Ticket proceeds will go towards the Square Mile Churches and World Monuments Fund Britain.

Supported by William J. Loschert KSG

Wren Conversations: Building Cities

Posted on: January 3rd, 2023 by wrenEditor

Three days after the Great Fire in 1666, Wren presented the King with his plan for rebuilding the City of London.  It never came to fruition and instead Wren introduced a wholly new architectural style, building 51 churches mainly on mediaeval foundations.  This conversation will discuss the opportunities and challenges of designing buildings in historic settings such as the City of London and touch on concerns such as pollution in cities in Wren’s time and today, City infrastructure, the needs of the community, and the future of City churches.

Ticket proceeds will go towards the Square Mile Churches and World Monuments Fund Britain.

Chair: Sir David Bell

Between 1995 and 2002, Sir David Bell was Chairman of the Millennium Bridge Trust, responsible for conceiving the first new bridge across the Thames in the centre of London for 100 years.

Panellists include:

Amanda Levete

Amanda Levete CBE is a RIBA Stirling Prize winning architect and founder and principal of AL_A, an international award-winning design and architecture studio. Since its formation in 2009, AL_A has refined an intuitive and strategic approach to design. Collaborating with ambitious and visionary clients, AL_A develop designs that are conceptualised not just as buildings, but as urban propositions – projects that express the identity of an institution, reflect the ambitions of a place, and hold the dreams of a community.

Sumayya Vally

Sumayya Vally is an award-winning architect and founder of Counterspace. Vally’s design, research and pedagogical practice is searching for expression for hybrid identities and contested territory, particularly for African and Islamic conditions. Her process is often forensic and draws on the oral, aural, sound, ritual, supernatural, and the overlooked as generative places of history and work.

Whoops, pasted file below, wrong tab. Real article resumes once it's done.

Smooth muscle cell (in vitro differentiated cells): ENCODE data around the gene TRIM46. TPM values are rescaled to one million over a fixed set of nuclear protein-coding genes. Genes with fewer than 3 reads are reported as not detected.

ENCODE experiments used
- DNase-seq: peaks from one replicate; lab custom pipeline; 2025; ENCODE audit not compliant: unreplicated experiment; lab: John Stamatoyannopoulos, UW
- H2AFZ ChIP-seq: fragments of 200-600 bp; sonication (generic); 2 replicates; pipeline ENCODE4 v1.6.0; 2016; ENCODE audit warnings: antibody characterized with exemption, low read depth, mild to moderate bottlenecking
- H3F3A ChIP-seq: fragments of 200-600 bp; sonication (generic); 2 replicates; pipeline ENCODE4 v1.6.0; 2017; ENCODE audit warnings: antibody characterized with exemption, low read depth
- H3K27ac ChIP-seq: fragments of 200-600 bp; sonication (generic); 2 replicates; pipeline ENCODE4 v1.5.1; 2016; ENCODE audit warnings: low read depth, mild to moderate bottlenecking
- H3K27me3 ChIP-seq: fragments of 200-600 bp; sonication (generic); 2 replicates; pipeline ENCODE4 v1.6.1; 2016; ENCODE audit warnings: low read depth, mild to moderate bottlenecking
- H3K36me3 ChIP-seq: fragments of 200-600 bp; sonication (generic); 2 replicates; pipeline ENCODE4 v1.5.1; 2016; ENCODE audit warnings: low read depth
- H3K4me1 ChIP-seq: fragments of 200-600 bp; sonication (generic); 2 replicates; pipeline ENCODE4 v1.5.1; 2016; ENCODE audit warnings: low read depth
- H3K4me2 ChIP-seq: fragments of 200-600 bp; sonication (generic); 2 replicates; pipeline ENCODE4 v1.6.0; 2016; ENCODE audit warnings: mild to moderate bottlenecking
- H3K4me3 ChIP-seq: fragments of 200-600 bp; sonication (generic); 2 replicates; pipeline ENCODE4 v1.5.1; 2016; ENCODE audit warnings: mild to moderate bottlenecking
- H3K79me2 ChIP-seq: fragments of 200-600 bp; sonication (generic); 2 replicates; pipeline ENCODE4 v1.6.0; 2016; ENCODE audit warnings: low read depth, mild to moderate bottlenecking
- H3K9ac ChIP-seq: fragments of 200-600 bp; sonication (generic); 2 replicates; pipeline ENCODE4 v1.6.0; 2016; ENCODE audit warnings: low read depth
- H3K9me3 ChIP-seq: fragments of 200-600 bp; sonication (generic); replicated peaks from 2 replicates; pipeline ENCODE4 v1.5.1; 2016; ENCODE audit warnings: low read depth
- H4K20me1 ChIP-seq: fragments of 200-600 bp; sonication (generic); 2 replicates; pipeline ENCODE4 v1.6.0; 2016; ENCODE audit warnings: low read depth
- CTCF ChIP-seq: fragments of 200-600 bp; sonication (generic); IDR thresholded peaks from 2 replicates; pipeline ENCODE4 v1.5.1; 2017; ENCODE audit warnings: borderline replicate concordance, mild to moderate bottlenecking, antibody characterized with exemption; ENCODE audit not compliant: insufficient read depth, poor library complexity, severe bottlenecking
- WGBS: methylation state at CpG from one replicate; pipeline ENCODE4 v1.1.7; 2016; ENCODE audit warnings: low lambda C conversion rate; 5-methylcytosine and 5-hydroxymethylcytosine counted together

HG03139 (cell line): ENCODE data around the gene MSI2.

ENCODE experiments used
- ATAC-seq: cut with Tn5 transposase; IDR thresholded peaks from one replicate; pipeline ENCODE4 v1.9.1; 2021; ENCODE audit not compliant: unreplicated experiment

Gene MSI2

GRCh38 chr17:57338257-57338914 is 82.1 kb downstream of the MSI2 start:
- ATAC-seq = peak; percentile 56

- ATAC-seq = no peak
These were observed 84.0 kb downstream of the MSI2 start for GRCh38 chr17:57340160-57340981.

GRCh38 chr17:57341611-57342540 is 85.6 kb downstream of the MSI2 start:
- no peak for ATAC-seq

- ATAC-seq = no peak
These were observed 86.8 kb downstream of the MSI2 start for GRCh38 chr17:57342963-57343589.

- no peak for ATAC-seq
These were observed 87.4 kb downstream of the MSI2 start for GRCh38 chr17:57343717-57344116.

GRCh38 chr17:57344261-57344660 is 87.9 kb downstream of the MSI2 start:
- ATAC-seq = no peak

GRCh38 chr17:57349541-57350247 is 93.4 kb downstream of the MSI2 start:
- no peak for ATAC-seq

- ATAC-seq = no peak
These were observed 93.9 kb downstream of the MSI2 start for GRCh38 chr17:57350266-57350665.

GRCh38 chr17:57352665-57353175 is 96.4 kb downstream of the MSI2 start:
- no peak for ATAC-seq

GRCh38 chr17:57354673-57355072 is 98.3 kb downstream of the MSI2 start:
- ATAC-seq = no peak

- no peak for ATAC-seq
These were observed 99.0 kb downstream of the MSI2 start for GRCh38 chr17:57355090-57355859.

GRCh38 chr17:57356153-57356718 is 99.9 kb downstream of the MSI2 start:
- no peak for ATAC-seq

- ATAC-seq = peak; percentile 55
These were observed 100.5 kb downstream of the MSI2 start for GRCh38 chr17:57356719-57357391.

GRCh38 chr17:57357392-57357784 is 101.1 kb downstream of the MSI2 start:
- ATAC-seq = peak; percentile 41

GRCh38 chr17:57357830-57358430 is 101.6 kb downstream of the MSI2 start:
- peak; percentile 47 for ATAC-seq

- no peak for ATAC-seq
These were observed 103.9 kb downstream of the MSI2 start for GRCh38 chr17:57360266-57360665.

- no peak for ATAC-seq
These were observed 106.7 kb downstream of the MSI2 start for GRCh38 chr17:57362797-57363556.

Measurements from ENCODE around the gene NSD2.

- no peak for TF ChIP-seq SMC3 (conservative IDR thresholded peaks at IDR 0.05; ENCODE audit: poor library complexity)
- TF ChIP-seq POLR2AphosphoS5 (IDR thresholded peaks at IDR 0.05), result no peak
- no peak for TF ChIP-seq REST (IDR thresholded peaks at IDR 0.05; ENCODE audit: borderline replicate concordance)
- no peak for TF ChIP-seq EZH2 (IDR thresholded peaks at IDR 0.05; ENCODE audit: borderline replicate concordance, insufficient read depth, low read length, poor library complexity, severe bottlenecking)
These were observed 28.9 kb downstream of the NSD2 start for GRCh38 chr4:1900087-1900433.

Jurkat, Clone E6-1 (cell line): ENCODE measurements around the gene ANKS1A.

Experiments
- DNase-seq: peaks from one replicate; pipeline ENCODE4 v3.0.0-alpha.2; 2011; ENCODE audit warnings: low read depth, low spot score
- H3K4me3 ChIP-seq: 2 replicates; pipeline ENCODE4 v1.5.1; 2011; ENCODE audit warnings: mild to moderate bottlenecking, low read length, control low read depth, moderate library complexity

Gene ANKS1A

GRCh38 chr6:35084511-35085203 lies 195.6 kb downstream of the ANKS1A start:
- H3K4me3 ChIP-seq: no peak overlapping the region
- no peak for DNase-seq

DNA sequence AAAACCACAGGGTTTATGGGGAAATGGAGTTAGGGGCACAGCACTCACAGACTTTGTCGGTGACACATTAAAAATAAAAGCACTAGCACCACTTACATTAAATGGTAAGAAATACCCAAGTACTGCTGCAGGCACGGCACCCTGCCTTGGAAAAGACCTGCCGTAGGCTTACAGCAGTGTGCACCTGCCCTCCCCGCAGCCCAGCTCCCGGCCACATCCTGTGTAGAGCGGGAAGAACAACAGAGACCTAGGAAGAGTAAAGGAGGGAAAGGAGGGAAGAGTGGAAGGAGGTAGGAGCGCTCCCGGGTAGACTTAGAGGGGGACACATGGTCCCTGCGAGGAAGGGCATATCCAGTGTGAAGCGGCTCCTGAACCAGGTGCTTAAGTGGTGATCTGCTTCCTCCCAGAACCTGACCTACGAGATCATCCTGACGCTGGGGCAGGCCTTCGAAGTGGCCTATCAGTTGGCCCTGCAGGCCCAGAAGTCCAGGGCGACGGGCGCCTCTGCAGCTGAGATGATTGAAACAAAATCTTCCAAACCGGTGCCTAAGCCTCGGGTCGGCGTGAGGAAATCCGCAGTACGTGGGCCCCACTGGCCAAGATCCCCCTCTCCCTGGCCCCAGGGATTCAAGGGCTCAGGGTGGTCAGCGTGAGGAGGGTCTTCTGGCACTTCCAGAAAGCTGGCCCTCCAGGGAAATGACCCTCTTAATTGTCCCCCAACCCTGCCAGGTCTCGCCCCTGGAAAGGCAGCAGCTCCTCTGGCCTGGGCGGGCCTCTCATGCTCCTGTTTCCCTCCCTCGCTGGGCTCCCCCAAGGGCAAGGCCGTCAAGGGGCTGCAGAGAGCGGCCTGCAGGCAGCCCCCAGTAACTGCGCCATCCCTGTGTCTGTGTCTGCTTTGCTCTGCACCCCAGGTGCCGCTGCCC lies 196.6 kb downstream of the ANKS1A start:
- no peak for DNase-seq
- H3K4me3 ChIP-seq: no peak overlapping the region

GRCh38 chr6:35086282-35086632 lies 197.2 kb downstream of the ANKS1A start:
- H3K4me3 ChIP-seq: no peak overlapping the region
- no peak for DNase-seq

In 2019, Counterspace was invited to design the 20th Serpentine Pavilion in London, making Vally the youngest architect ever to win this internationally renowned commission. With the Serpentine, she has initiated and developed a new fellowship program, Support Structures for Support Structures, which assists artists and collectives working at the intersection of art with social justice, the archive, and ecology. As Artistic Director, Vally is currently working on curating the inaugural Islamic Arts Biennale taking place in Jeddah in January 2023.

Rab Bennetts

Rab Bennetts co-founded Bennetts Associates in 1987 with his partner Denise Bennetts and established its reputation for architecture and professionalism at the highest level. To date, the practice has accrued almost 200 awards, including being shortlisted for the RIBA Stirling Prize three times and winning UK Architect of the Year on four occasions.

Since the early 1990s, Rab has pioneered the link between sustainable design and high-quality architecture, and is a founder of the UK Green Building Council. He continues to take a personal, hands-on approach to projects, fostering a collaborative spirit throughout the practice’s activities.

Additional panellists to be confirmed.

Ticket proceeds will go towards the Square Mile Churches and World Monuments Fund Britain.

 

Supported by William J. Loschert KSG

Wren Conversations: Wren and his Contemporaries

Posted on: January 3rd, 2023 by wrenEditor

Led by Harry Mount, architectural historian and editor of The Oldie, the evening will include a discussion about the context Wren was working in, and other key figures of the period, such as Nicholas Hawksmoor, Robert Hooke and Grinling Gibbons; the role and influence of the parishioners, the Church and the King; and diarists, Samuel Pepys and John Evelyn.